“Unfortunately, for a lot of varying reasons, ‘Sandman’ is not in the works, at least for this season… [It] just didn’t happen this season through nobody’s fault, and hopefully we can do it again in the future.”
Steven Soderbergh says he's done with Hollywood.
The Oscar-winning director -- whose credits include "Traffic," "Erin Brockovich" and "Ocean's Eleven" and its two sequels -- said in an interview with "Studio 360's" Kurt Andersen that after he shoots his next two movies he's planning to retire from filmmaking.
"When you reach the point where you're, like, 'if I have to get into a van to do anther scout I'm just going to shoot myself,' it's time to let somebody else who's still excited about getting in the van, get in the van," Soderbergh, 48, he said in the interview that aired Friday on "Studio 360."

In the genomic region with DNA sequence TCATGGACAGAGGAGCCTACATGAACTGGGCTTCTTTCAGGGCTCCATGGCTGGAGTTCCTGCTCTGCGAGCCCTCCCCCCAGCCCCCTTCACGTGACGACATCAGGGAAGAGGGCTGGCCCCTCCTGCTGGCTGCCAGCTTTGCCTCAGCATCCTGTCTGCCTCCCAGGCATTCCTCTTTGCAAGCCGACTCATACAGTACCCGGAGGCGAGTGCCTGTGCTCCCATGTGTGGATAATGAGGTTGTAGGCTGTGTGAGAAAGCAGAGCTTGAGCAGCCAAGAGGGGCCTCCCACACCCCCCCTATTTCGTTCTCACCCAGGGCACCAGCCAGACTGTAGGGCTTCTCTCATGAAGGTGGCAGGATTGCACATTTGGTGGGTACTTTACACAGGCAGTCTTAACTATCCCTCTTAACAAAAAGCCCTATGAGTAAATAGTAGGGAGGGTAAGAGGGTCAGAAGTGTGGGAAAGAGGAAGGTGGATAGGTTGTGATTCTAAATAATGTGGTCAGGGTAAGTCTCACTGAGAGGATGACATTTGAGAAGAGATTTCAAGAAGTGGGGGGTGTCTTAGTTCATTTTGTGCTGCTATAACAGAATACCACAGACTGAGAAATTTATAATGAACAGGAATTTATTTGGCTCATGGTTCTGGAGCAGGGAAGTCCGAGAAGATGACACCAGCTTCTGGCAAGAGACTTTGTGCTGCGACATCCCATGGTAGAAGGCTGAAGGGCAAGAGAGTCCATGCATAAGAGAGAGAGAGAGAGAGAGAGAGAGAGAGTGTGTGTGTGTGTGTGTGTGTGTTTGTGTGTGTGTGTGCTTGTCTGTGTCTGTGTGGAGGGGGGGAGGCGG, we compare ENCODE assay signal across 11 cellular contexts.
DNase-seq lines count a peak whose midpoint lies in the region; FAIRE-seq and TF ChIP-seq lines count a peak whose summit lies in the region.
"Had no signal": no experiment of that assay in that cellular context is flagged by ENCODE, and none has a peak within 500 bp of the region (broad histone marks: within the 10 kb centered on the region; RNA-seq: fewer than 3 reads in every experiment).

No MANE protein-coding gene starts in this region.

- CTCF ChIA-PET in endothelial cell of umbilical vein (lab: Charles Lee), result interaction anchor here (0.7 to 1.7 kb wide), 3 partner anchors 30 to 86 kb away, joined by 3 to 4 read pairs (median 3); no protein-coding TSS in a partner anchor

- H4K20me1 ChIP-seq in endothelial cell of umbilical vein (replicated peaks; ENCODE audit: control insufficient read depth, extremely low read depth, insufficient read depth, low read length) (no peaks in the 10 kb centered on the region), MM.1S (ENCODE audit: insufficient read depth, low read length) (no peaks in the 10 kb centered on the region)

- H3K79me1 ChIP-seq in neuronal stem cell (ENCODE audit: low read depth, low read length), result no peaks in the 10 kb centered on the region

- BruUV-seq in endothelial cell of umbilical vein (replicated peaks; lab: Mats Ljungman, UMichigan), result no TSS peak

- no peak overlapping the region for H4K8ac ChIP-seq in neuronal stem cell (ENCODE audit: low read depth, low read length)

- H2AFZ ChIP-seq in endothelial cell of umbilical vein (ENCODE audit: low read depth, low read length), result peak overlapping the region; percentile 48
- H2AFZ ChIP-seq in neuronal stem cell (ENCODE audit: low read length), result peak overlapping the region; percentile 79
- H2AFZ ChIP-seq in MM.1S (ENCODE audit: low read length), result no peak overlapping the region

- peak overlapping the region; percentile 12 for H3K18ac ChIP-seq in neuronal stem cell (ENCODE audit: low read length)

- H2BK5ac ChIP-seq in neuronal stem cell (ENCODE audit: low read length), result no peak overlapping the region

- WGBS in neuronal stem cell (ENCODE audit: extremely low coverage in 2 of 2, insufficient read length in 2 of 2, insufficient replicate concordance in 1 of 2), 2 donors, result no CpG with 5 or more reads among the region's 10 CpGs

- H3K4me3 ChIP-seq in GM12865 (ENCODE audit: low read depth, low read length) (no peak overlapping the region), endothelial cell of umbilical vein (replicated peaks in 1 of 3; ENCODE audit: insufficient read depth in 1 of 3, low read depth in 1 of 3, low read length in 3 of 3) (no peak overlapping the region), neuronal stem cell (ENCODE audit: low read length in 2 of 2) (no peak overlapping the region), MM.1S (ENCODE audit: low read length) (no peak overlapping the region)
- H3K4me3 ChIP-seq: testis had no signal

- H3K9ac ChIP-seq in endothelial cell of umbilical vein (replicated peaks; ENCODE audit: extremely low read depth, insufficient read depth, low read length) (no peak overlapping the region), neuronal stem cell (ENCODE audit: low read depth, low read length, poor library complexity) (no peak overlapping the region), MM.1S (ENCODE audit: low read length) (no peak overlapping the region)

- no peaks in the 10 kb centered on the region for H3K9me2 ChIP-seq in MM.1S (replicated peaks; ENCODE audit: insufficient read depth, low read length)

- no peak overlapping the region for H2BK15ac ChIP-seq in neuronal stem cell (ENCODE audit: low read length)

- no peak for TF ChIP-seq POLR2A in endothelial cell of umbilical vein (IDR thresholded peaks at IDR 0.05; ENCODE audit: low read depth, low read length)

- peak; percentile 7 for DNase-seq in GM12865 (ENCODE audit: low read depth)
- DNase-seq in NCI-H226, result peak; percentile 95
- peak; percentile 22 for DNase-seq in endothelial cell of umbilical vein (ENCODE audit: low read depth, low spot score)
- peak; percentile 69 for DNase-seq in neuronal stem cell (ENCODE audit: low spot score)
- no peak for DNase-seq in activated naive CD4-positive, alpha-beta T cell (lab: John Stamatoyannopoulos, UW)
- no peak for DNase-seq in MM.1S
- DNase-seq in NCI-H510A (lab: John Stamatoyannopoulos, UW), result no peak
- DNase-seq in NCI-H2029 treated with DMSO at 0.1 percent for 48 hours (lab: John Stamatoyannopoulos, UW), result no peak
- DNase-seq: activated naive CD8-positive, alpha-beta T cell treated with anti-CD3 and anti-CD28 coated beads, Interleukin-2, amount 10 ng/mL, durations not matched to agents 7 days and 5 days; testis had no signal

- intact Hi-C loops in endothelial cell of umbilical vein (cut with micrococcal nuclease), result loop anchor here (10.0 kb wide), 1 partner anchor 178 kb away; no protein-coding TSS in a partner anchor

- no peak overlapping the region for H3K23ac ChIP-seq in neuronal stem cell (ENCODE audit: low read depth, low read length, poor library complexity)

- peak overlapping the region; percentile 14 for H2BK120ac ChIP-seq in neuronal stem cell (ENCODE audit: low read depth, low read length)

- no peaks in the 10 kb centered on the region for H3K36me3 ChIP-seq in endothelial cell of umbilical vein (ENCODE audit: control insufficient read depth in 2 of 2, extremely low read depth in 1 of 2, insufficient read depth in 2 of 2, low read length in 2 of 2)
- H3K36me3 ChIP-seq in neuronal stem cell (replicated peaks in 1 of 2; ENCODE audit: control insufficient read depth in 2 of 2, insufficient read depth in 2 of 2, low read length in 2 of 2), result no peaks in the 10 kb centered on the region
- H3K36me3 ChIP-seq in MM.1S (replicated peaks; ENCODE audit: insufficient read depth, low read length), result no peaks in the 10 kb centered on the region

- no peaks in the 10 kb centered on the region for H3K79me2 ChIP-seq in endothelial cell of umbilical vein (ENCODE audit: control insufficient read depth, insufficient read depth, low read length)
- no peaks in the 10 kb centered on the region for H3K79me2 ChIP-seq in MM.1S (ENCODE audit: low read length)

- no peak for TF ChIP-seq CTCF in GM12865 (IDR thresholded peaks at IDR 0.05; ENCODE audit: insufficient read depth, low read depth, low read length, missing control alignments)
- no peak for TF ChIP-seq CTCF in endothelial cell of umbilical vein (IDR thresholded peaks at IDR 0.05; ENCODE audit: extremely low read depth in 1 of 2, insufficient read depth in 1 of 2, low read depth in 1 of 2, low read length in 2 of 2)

"And so it's just time. For the last three years, I've been turning down everything that comes my way, so you're not going to have Steven Soderbergh to kick around anymore," he quipped.
Soderbergh said he's got two more movies to shoot -- "Liberace," starring Damon and Michael Douglas, and "Man From U.N.C.L.E.," starring George Clooney -- and then he's going to call it quits.
"That's a great way to sort of step off," he said.
In 1998, producer-director Ivan Reitman teamed with lawyer-turned-studio chiefTom Pollock, 67, to create the Montecito Picture Co., named after the community near Santa Barbara where they lived. Eight years later, they became the first producers to line up about $200 million in private equity to back their movies (through a side company called Cold Spring Pictures). Their slate has been unusually successful, with hits including Disturbia (2007) and Oscar nominee Up in the Air (2009), directed by Jason Reitman.